14 September, 2013

#BookReview :: Sia by Josh Grayson

When seventeen-year-old Sia wakes up on a park bench, she has no idea who or where she is. Yet after a week of being homeless, she’s reunited with her family. At school, she’s powerful and popular. At home, she’s wealthy beyond her dreams. But she quickly realizes her perfect life is a lie. Her family is falling apart and her friends are snobby, cruel and plastic. Worse yet, she discovers she was the cruelest one. Mortified by her past, she embarks on a journey of redemption and falls for Kyle, the “geek” she once tormented. Yet all the time she wonders if, when her memories return, she’ll become the bully she was before…and if she’ll lose Kyle. 

Sia Holloway wakes up in a park with no memory about herself or her life. The seventeen year old then survives the next week out on the streets with the help of Carol, another homeless lady. But at the next turn of events, she gets herself into a road accident that lands her in the hospital where the authorities discover her identity and she is reunited with her family and friends. But, her real life is far from perfect too… Her father’s business isn’t doing so well and they may go bankrupt. Her mother is struggling with alcoholism. The worst of all was discovering how she and her friends treated others at school. But Sia is resolute about turning everything around.

Sia, born with a silver spoon, had taken too much for granted in life. She was the queen bee in her school and she, along with her posse, was really mean to those around them. But after her memory loss and her stint as a homeless person, she has a new perspective on life and she wants to redeem herself. Throughout the book, this new Sia is a loveable character that we would love to cheer for – especially because we are given a glimpse at ‘then’ and ‘now’ of her life. Kyle on the other hand is portrayed as a nice guy through and through. He is portrayed as a good student, a great Samaritan and most importantly with a golden heart. It was heart-warming to see them find their way to each other. The plot in itself, while predictable, brought on a lot more under the spotlight than just high school drama. The main focus was on what Sia was like before and how she redeems herself. But on the side lines, the story also focused on alcoholism and the life of homeless people. It was such an heart breaking experience to read about the hardships of homeless people.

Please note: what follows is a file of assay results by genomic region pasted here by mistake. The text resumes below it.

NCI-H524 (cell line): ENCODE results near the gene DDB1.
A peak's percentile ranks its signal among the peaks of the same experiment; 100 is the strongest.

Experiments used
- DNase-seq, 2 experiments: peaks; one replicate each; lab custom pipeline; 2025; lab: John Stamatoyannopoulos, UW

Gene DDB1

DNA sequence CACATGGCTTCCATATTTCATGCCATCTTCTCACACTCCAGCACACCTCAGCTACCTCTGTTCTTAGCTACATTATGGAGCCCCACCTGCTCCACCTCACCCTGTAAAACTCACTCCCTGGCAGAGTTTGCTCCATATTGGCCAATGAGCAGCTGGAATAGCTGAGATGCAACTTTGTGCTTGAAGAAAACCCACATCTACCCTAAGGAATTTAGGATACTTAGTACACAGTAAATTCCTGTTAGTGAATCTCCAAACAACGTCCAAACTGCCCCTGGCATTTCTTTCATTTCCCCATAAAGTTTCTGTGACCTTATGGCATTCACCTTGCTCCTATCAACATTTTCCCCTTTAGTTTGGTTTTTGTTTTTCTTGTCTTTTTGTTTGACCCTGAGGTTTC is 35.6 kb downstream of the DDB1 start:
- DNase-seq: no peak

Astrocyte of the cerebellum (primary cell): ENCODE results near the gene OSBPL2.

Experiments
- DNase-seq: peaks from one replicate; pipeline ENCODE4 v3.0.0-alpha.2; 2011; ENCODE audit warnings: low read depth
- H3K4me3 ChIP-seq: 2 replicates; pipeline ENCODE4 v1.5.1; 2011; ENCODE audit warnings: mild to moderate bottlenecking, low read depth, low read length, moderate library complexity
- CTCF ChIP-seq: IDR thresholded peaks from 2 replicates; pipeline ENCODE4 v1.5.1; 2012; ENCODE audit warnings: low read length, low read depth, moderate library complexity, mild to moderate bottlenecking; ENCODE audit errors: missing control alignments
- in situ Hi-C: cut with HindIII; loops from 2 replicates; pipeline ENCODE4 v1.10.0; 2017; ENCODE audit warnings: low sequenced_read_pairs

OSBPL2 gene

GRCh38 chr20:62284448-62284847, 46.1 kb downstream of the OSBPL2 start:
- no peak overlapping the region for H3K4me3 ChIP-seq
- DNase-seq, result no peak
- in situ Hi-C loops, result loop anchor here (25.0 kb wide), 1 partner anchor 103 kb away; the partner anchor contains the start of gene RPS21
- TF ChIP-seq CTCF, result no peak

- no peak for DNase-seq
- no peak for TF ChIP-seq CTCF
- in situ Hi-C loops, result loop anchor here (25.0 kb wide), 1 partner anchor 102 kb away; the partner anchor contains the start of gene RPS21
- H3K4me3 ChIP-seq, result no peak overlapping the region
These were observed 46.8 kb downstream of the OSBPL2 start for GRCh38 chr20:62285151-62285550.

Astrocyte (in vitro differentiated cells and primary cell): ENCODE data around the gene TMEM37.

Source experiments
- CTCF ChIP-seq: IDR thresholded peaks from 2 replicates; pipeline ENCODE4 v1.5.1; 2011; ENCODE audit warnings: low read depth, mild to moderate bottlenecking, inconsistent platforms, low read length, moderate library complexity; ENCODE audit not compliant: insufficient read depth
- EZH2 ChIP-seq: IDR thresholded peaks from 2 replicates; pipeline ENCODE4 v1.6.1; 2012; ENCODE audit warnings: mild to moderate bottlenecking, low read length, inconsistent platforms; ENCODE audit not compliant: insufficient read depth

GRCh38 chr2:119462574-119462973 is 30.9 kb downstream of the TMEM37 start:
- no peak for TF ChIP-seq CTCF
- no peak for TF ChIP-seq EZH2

I have one complaint though… Of course, I do believe in the fact that there’s always help available to the people who want to do the right thing, but things came too easy for Sia. A single two minute emotional conversation resulted in her mother check herself into a rehab and on her way to recovery, her friends crossed over to the good side of their own accord, raising funds through her father’s connections in one night – way too easy. In real life things are not that easy.

This turned out to be surprisingly one hell of a read!

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